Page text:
Maintenance and repair: Controlling that 10%

Nov. 28, 2016
Ten percent is 15.4 cents per mile. Are you getting the most for your money?

Maintenance and repair account for 10% of a fleet’s expenses, according to the most recent survey by the American Transportation Research Institute. That equals 15.6 cents per mile and has changed little from the previous year’s survey.

 And while things like drivers and fuel make up bigger portions of fleets’ budgets, 10% is no small amount.

 While there is no way to eliminate maintenance and repair expenses, there are things fleets can do to maximize the benefits of those expenditures.

  • Review your maintenance practices: A good place to start is by reviewing your maintenance practices. What worked five years ago, probably isn’t the best solution with today’s trucks. Technology allows you to set maintenance inspections and schedules for different asset classes so you are not stuck with a one-size-fits-all approach to your maintenance program.
  • Rely on pre- and post-trip inspections: Remind drivers of the importance of pre- and post-trip inspections and make sure you take action on items noted in their DVIRs. Drivers will be more inclined to be thorough with their inspections if they see that you are acting on problems they are identifying on the inspection forms.
  • Track PM compliance: Setting a maintenance schedule is only half the battle; you need to make sure the needed service is actually completed. An automated system makes this easier. But even if you go the manual route, tracking makes sure scheduled maintenance services don’t get overlooked, especially for trucks that don’t make it back to your facility on a regular basis.
  • Use VMRS Codes: VMRS is the universal language of repair and makes it easy for you and any outside service providers you use to understand the exact nature of the problem and what was done to fix it.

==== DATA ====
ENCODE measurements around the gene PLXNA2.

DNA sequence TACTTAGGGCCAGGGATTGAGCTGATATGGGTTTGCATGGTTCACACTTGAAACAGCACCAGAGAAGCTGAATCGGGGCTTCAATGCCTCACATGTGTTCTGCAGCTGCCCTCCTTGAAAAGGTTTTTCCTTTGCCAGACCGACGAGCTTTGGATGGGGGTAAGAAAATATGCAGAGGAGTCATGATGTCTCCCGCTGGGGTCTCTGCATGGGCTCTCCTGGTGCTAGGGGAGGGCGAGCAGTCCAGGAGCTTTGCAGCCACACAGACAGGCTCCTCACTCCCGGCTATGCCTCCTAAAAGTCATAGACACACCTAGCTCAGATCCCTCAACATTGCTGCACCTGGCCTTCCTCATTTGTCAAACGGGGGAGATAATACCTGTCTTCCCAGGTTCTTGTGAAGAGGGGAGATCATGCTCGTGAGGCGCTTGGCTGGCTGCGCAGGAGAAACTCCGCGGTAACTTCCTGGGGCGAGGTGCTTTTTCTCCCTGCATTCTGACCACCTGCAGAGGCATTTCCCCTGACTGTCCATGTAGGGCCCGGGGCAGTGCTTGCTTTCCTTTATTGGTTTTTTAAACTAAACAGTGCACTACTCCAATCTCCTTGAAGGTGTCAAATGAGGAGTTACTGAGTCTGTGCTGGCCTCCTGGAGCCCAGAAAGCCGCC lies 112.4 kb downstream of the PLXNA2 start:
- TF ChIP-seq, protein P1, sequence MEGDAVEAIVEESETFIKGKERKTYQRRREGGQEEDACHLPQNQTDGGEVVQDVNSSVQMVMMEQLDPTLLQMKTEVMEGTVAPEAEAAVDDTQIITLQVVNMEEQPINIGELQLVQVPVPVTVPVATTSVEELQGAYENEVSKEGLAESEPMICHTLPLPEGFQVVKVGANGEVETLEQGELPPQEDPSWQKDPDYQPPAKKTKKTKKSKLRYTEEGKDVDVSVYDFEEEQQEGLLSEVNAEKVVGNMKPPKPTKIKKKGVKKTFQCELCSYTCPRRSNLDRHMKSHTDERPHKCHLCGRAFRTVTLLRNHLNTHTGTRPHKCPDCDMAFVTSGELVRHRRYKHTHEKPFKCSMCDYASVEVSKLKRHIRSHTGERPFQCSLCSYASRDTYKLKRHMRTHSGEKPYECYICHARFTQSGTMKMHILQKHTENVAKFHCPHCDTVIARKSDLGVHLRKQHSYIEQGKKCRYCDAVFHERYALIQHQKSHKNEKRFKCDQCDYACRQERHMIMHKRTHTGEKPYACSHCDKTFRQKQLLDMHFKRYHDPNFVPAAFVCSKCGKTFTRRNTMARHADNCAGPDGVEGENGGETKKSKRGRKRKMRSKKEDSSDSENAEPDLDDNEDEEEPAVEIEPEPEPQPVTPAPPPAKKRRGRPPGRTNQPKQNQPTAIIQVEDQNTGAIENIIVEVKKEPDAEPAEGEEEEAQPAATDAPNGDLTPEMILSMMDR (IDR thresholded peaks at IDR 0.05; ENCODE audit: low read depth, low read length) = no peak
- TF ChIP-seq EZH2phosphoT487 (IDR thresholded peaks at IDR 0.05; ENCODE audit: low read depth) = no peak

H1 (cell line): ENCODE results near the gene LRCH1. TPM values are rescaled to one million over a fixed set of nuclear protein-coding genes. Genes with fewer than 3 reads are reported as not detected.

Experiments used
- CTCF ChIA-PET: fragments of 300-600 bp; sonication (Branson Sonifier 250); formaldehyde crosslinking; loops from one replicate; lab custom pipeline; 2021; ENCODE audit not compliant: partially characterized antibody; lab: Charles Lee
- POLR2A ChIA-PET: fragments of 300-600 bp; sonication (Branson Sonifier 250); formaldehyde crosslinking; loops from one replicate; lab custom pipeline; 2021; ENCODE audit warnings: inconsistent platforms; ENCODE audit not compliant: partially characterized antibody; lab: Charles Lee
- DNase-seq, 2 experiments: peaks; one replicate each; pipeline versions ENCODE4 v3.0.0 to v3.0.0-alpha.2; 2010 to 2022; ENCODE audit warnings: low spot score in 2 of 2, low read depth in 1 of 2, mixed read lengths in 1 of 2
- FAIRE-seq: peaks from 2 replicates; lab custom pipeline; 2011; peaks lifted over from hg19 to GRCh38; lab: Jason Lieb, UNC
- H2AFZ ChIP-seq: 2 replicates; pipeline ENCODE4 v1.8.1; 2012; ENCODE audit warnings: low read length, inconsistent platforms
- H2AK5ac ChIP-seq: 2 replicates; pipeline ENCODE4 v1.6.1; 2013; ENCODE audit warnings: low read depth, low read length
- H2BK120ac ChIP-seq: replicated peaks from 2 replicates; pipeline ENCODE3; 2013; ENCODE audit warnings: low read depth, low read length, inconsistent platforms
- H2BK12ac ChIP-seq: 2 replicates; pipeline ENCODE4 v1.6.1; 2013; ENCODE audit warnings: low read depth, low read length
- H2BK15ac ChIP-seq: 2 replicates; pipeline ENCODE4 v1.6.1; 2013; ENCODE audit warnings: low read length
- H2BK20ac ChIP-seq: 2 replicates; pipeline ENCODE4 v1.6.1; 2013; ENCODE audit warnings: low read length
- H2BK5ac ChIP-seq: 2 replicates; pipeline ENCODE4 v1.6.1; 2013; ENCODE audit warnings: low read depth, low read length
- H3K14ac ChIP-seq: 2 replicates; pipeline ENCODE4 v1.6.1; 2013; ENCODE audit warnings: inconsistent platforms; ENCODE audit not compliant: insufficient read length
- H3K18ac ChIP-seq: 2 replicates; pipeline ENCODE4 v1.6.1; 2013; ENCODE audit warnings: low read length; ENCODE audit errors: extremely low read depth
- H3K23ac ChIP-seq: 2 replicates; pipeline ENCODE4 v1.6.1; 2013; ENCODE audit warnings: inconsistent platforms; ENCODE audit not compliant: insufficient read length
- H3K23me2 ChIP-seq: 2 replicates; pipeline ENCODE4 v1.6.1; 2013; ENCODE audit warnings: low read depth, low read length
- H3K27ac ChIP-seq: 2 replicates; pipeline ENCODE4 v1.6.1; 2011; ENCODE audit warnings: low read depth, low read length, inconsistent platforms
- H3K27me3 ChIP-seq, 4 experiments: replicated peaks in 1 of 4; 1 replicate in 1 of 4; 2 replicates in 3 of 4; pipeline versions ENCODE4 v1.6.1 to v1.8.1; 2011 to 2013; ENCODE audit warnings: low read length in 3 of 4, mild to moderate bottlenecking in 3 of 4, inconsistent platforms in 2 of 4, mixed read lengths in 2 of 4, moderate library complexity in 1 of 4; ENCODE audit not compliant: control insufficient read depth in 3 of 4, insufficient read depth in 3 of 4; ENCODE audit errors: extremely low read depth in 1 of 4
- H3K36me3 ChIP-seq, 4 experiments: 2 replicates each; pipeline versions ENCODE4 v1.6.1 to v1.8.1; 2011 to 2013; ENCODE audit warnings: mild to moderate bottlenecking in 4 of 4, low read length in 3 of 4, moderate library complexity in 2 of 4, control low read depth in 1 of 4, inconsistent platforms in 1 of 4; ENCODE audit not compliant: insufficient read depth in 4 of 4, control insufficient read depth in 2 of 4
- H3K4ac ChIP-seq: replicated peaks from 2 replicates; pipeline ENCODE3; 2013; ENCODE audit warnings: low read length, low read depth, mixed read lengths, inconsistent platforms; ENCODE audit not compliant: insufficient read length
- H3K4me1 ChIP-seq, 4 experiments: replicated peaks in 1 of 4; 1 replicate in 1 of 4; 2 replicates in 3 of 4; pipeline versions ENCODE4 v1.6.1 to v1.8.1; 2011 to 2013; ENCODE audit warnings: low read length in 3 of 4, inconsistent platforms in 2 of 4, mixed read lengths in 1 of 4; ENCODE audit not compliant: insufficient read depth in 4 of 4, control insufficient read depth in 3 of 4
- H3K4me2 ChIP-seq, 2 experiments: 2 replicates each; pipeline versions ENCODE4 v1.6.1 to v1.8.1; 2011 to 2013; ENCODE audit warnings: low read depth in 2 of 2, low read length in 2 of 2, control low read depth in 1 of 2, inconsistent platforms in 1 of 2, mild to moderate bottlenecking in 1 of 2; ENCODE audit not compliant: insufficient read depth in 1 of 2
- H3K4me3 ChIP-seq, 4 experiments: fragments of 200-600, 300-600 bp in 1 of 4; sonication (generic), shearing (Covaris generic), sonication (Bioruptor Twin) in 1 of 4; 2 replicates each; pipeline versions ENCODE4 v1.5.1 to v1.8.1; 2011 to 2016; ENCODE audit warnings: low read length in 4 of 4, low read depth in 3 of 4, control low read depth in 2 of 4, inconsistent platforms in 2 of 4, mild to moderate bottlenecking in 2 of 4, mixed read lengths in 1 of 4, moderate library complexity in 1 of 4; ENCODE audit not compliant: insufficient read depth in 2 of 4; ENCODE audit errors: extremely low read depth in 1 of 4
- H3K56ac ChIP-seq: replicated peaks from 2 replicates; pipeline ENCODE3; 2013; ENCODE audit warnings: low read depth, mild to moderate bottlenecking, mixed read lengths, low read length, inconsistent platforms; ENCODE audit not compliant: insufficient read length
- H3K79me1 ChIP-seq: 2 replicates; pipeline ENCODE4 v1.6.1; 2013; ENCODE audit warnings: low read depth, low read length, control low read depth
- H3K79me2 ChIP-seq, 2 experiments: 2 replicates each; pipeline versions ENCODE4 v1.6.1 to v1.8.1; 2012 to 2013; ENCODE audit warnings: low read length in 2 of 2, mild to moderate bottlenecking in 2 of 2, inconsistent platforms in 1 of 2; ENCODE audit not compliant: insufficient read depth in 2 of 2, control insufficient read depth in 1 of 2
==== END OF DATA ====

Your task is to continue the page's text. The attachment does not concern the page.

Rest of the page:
• Monitor failure trends: Capturing data from all service events allows you to analyze it for component failure trends. You can then use that information to proactively replace components before they fail.
  • Invest in training, tools and equipment: Without the proper tools, equipment and trained technicians, maintenance and repair can take longer than they should. While there is cost involved, it will be money well spent, helping to speed up the repair process and ensure that repairs are done right the first time.

Your trucks will always need some type of maintenance and repair, but you can stretch your budgets by following these few simple changes.

About the Author

Jane Clark | Senior VP of Operations

Jane Clark is Senior Vice President, Operations for NationaLease. Prior to joining NationaLease, Jane served as Area Vice President for Randstad, one of the nation’s largest recruitment agencies, and before that, she served in management posts with QPS Companies, Pro Staff, and Manpower, Inc.

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